One of the major birding trends of the 21st Century has been a move away from a sole interest in birds. This is facilitated by an ever increasing library of field guides to various taxa, smartphone apps that make it easier than ever to identify and catalog the things we see, and a general nature aesthetic that has become a bigger part of how we interact with the natural world. In this episode I welcome two birders who have whole-heartedly thrown themselves into this new reality. Jody Allair is researcher and environmental educator with Bird Studies Canada at Long Point, Ontario, and Frank Izaguirre is a writer and naturalist, currently in Morgantown, West Virginia. His Tools of the Trade article, All the Wonders of the World: iNaturalist and Birding is featured in the latest issue of the ABA’s Birding magazine.
Jody and Frank share a ton of great resources for birders looking to expand their nature knowledge at the bottom of this post.
Also in this episode, opinions on the proposal to change the name of Gray Jay to Canada Jay. You can help us out by participating on our listener demographic survey here.
LepSnap – Community field guide curated by amateur and professional Lepidoptersists. Similar to iNaturalist as it uses AI to help identify your moth or butterfly observations.
BugGuide.net – The essential online resource to help identify and learn more about the natural history of insects, spiders and their kin.
SongsofInsects.com – Have you ever wanted to identify and learn more about North America’s singing insects? Look no further! This fantastic, user-friendly website is a one-stop shop for photos, audio recordings, and ID tips for this amazing collection of insects.
Insects: Their Natural History and Diversity by: Stephen A. Marshall – Absolutely the best resource for anyone interested in Entomology. Don’t be fooled by the size, this is not just a textbook, it also includes a photographic guide to insects of eastern North America.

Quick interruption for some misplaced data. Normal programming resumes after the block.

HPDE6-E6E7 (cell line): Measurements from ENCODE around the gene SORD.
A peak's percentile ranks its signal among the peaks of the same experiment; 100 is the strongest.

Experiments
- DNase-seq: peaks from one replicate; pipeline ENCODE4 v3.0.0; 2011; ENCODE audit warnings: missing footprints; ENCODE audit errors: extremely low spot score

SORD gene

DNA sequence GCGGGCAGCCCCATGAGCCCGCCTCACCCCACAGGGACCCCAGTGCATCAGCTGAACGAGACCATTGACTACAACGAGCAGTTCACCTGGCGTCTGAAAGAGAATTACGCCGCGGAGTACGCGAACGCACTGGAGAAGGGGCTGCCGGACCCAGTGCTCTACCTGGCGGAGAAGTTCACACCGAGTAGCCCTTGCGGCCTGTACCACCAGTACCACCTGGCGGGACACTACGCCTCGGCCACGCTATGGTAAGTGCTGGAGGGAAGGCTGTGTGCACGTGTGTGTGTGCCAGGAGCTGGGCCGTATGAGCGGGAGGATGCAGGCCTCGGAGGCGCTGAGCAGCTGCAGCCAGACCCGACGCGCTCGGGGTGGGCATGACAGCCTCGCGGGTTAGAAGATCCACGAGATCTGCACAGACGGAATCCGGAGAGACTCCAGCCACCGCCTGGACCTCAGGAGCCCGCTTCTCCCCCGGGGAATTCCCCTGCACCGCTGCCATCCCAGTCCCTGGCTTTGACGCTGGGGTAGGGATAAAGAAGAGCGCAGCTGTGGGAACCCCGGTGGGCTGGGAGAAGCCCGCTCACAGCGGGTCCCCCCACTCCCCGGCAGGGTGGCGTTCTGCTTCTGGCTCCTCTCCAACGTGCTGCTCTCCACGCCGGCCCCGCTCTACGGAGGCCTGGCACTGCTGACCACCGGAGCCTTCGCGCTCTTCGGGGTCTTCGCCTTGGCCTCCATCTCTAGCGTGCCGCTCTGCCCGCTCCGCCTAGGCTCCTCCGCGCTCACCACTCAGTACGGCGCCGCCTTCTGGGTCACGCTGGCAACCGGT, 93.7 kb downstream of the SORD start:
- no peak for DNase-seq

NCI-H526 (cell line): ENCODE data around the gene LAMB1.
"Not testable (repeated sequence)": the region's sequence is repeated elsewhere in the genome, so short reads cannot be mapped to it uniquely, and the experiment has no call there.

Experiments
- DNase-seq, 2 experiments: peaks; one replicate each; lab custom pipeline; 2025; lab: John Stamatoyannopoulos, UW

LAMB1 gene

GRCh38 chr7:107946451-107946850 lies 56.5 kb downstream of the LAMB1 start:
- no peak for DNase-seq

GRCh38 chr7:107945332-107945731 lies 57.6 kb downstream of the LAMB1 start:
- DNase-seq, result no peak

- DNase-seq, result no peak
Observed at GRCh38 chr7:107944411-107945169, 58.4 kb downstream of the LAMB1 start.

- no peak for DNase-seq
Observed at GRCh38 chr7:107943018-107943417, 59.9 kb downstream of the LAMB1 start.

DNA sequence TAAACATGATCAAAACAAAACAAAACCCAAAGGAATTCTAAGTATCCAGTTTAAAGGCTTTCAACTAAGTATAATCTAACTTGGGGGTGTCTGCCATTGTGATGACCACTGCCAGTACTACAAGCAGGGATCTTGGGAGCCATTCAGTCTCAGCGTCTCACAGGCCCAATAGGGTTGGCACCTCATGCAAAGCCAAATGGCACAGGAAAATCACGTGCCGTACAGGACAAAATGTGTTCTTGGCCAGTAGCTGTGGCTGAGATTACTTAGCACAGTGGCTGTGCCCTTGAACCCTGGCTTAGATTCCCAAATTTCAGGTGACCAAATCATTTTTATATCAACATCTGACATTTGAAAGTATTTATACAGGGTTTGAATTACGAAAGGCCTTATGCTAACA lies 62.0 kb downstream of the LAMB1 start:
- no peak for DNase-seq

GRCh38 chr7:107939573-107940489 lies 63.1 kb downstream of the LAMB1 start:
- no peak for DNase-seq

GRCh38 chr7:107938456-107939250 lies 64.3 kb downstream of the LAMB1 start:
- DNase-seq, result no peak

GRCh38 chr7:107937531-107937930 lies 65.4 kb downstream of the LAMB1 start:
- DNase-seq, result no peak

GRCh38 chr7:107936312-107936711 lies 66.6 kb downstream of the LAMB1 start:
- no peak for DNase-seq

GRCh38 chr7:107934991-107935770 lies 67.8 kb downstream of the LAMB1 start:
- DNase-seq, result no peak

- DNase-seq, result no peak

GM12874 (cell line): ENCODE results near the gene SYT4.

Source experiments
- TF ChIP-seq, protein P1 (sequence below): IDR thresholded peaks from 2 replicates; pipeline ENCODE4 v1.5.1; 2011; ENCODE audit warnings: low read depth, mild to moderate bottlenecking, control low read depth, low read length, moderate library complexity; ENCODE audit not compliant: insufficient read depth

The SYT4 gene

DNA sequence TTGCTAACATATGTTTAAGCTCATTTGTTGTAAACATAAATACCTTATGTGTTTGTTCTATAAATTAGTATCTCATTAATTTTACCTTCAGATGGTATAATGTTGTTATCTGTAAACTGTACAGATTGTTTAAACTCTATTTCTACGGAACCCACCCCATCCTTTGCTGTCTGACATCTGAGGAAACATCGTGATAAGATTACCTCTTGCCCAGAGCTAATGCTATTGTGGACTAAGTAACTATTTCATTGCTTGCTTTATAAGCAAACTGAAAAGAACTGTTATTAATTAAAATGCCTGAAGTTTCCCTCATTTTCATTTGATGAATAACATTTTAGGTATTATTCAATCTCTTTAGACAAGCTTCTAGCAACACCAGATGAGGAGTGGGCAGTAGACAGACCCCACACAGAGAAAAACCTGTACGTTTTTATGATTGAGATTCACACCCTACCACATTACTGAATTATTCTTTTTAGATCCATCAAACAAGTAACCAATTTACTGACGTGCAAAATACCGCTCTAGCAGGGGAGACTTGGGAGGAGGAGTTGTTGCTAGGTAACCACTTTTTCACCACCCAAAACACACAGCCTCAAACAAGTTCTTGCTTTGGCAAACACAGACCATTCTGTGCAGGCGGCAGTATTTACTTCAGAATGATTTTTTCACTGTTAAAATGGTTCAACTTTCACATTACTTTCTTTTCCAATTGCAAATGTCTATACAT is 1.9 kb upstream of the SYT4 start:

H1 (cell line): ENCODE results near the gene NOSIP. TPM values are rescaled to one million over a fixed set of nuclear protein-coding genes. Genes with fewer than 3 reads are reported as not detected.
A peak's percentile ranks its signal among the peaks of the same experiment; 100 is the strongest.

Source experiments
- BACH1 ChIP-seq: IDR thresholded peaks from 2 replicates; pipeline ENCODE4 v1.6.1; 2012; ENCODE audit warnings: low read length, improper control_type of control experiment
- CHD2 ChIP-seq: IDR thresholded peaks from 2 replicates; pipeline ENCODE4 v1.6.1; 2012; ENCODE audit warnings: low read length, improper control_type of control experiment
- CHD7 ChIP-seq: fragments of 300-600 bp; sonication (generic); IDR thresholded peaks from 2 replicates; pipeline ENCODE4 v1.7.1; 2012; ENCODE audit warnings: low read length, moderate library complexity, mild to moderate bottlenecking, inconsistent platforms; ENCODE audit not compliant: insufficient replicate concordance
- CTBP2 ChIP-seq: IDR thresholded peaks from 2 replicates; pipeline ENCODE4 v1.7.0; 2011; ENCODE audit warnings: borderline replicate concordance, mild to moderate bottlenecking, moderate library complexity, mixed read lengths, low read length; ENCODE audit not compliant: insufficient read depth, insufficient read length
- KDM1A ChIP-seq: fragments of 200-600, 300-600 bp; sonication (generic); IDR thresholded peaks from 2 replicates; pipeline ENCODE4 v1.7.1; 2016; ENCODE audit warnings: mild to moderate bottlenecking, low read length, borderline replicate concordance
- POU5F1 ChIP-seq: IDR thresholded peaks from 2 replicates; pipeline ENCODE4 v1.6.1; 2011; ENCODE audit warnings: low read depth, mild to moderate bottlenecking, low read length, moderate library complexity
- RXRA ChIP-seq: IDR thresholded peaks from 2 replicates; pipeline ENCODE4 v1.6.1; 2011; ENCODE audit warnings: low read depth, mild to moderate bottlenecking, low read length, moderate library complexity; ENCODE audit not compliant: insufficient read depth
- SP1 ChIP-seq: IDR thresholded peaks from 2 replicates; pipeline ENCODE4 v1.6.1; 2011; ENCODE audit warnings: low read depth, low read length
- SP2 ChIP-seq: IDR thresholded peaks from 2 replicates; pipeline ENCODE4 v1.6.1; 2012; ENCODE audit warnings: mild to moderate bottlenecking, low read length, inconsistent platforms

Guide to Night-Singing Insects of the Northeast by: John Himmelman – not only an excellent field guide that includes a CD of audio recordings, it’s also a great read!
Kaufman Field Guide to Insects of North America by: Eric R Eaton and Kenn Kaufman – One of the best introductory guides to insect diversity and identification on the market.
Kaufman Field Guide to Butterflies of North America by: Jim P. Brock and Kenn Kaufman – My favourite North American Guide to butterflies
Peterson Field Guide to Moths of Northeastern North America by: David Beadle and Seabrooke Leckie – A game changer. I don’t think the release of any field guide ever filled me with the same level of anticipation as this one. I basically use it all summer and I’m already on my second book after killing the first. *the next guide to Southeastern North America will be released in March 2018.
The Butterflies of Canada by: Ross A. Layberry, Peter W. Hall, And J. Donald Lafontaine – An essential atlas style book for Canadian butterfly enthusiasts.
Dragonflies and Damselflies of the East by: Dennis Paulson – There is a great selection of regional guides to Odonates in North America but this guide is the best field guide for the broad geographic area of eastern North America
Peterson Field Guide to Freshwater Fishes by: Lawrence M. Page and Brooks M. Burr – Fish ID is the new mothing.
Peterson Field Guides, A Field Guide to Reptiles and Amphibians by: Joseph T. Collins and Roger Conant – The go to guide for this cool group of animals.
A Field Guide to North Atlantic Wildlife by: Noble S. Proctor and Patrick J. Lynch – an excellent companion guide for those on east coast pelagic birding trips. And who knows it may even help prevent a mutiny if the boat captain stops the boat to look at a whale.
The Sibley Guide to Trees by: David Allen Sibley – One of the most visually appealing tree guides I have ever used. If reading this doesn’t motivate you to get outside and start identifying trees then perhaps trees aren’t your thing.
Newcomb’s Wildflower Guide by: Lawrence Newcombe – an old school standard. This guide will have you looking at plant ID like a botanist.
Moth Photographers Group – A fantastic and exhaustive resource for IDing North American moths. Especially helpful because it’s arranged by plates.
Hoppers of North Carolina – Even though it’s for NC, a good resource for a lot of the east.
The Feather Atlas – Learned about this from a Birder’s Guide article!
Beetles of Eastern North America by Arthur Evans – A big book and a little tedious to look through, but it makes beetles at least somewhat doable.
Caterpillars of Eastern North America by David Wagner – I don’t love the format, but it does have a lot of cats, although not all.
The American Birding Podcast brings together staff and friends of the American Birding Association as we talk about birds, birding, travel and conservation in North America and beyond.
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An interesting resource: https://cobirds.org/cfo/Resources/Columns.aspx?id=1
Frank’s first two links both link to the same website…I think the second one needs correcting. Great recommendations!